We hope this hotel has a nice spa because Windows sure looks like it needs some R&R
If you'd like to restart and try ag-
Bork!Bork!Bork! Microsoft Windows is notable for its ability to fall over pretty much anywhere, but this is, we think, the first time it has disgraced itself over the side of a hotel.
"The 4 star hotel is using a 2 star OS for its signage, it seems," said our reader, who spotted the borkage over the weekend, smeared up against the wall of the Mercure Bridgwater in Somerset, England.
We'd contend that at least the operating system version appears relatively up to date, although goodness knows if the hardware behind the sign will be capable of running Windows 11. A relatively new CPU and some up-to-date TPM chippery is, after all, wholly appropriate for digital signage.
The screen on show is usually displayed when a recent edition of Microsoft's OS notes a failure to load and gives the user some helpful options for dealing with the issue.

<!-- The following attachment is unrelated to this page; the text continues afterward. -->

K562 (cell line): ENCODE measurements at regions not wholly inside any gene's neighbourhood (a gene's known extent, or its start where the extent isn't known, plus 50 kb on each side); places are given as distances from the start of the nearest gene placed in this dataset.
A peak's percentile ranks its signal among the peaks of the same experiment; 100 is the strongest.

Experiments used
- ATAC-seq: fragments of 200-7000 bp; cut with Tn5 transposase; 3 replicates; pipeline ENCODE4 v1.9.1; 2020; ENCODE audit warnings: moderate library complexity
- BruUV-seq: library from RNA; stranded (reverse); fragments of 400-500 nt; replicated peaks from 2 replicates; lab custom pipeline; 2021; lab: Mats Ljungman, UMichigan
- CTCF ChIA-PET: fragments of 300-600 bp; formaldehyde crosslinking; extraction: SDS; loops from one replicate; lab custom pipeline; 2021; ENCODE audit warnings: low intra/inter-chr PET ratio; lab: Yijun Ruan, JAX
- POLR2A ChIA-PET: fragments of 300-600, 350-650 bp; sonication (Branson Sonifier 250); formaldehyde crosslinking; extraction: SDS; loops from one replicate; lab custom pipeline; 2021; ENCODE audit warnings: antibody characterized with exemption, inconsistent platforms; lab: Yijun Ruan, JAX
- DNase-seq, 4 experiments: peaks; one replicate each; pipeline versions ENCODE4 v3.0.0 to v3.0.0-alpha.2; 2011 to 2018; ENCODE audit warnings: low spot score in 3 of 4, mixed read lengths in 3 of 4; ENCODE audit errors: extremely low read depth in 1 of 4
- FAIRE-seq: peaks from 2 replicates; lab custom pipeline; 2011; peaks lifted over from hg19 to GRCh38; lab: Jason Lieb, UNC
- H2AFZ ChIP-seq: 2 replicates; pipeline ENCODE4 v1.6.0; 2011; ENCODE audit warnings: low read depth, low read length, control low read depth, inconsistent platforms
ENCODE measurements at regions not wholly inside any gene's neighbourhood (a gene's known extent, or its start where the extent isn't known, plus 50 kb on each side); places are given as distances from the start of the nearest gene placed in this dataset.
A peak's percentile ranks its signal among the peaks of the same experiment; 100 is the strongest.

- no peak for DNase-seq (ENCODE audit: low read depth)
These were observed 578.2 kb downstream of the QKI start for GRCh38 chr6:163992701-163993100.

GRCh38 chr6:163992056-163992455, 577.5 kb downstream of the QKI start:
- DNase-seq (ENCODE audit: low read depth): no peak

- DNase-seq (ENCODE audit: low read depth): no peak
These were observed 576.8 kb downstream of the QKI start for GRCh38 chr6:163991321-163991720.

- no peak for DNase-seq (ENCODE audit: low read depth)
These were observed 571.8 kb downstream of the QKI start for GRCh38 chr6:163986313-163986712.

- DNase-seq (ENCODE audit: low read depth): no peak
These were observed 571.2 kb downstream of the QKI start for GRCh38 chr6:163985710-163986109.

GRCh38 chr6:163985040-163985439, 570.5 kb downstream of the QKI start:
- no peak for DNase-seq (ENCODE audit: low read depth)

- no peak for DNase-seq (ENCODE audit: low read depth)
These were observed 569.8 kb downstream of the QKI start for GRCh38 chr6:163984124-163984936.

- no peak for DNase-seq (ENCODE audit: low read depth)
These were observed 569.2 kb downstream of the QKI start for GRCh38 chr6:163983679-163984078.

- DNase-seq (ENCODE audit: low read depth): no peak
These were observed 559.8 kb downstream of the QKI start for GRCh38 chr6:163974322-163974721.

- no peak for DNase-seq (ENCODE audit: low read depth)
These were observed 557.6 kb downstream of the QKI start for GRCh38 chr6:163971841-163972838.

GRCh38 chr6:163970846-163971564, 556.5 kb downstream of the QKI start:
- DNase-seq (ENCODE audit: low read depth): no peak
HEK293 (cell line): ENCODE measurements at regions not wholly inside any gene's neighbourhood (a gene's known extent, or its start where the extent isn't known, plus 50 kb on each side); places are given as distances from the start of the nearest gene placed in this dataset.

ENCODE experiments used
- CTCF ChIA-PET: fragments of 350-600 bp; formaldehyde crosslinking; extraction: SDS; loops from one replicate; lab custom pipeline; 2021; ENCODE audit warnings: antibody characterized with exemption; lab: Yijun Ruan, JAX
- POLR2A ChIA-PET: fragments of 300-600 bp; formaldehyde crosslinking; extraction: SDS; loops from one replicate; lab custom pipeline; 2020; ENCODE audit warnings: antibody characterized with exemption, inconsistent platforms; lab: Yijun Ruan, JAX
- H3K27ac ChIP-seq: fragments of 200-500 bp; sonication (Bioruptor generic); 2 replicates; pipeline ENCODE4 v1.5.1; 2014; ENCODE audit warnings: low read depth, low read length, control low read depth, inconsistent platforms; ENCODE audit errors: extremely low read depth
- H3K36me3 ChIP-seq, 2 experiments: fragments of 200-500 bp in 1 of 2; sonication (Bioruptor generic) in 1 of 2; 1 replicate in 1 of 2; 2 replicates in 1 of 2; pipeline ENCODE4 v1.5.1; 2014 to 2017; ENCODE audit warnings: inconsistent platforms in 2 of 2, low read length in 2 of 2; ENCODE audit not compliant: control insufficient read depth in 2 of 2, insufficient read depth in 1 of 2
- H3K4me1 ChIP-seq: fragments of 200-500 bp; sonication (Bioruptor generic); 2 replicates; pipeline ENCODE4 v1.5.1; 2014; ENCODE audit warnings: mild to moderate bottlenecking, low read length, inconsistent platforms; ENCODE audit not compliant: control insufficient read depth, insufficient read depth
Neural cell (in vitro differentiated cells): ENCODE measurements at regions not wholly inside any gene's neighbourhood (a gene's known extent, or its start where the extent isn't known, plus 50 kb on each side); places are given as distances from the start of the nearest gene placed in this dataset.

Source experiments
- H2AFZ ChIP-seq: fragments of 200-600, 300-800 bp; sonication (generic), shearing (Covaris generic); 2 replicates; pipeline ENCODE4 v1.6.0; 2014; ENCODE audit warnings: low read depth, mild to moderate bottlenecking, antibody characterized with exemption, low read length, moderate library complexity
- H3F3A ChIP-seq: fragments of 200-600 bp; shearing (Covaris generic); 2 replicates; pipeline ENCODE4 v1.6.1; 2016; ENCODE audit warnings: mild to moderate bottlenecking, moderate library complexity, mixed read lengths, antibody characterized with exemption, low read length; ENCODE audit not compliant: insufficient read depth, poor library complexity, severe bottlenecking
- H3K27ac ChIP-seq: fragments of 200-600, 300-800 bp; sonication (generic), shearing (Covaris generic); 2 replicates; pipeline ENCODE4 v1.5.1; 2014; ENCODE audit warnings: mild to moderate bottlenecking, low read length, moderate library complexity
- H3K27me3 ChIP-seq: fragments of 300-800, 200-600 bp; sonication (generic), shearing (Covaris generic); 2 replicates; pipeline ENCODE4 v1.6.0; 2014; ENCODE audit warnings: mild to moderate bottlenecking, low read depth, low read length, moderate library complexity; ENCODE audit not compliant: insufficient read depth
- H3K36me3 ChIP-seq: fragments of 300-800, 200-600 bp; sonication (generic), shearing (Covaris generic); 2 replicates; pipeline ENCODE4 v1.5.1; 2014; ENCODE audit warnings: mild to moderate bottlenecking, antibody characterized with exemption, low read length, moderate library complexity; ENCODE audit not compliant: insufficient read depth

As well as the Groundhog Day of "Restart my PC", a user can also delve into the exciting world of "Advanced repair options", although sadly neither option is visible on the side of the hotel. Hopefully somebody pulled the video feed before commencing the weary trudge through a reinstall, which is normally how things tend to end when Windows gets its knickers in a twist.
- London Greenwich station: A reminder of former glories. Like Windows XP
- Emergency mode? Bah! It takes a Microsoft product to really break a digital sign
- If HAL did digital signage. I know I've made some very poor decisions recently, but I can give you my complete assurance that...
- If a kiosk borks when nobody is using it, can it be said to have borked at all?
As ever, we'd have to wonder if something as hefty as Windows belongs bolted high up on a wall, showing little more than a glorified slideshow.
The sign looks out over an Aldi car park, normally tempting shoppers and Eastover drivers with the delights that await them within the walls of the Mercure. While it might once have been showing the accommodation on offer or the dining pleasures awaiting customers, Windows has perhaps, for once, judged the mood of the nation correctly.
Afternoon tea is all well and good but, like the stricken OS itself, a simple "Recovery" after the last year or so is all we really want. ®
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